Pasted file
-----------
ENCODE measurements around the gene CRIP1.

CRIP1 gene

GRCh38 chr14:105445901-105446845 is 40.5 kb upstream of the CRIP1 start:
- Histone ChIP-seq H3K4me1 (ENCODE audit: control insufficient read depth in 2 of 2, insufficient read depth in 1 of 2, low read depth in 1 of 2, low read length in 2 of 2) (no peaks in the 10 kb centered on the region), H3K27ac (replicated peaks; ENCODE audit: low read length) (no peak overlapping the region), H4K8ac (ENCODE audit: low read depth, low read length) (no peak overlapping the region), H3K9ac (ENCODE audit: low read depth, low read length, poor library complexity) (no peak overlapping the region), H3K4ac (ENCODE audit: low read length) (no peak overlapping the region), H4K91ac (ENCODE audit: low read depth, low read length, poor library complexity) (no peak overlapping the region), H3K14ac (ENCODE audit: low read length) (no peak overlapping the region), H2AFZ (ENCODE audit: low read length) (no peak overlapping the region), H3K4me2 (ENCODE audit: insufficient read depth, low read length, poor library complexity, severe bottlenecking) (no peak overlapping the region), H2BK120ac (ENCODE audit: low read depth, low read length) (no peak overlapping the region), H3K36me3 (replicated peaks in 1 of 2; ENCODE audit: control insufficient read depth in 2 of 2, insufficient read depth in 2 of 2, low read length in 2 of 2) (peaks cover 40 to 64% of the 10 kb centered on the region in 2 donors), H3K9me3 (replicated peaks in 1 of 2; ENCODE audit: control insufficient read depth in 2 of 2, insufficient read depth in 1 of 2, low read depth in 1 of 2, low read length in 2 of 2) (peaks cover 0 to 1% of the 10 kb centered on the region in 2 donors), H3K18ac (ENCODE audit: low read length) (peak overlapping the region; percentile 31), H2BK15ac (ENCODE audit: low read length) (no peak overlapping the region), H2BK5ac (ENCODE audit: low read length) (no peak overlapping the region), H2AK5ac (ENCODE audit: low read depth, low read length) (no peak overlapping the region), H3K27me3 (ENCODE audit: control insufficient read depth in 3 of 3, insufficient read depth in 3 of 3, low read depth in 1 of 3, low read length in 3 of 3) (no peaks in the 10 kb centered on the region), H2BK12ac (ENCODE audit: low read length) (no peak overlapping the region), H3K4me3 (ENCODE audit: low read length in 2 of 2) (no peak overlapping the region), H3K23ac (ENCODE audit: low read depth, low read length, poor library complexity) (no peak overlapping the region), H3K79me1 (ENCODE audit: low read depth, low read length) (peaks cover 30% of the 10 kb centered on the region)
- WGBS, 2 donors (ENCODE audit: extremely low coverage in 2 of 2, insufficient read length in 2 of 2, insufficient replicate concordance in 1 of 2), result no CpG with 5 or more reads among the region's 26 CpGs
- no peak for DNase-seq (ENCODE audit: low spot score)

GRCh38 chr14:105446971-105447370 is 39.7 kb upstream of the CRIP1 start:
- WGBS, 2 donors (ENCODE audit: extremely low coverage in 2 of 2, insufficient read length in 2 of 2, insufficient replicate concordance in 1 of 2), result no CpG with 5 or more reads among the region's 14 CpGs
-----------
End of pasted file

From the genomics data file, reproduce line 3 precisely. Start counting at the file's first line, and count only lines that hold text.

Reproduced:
GRCh38 chr14:105445901-105446845 is 40.5 kb upstream of the CRIP1 start: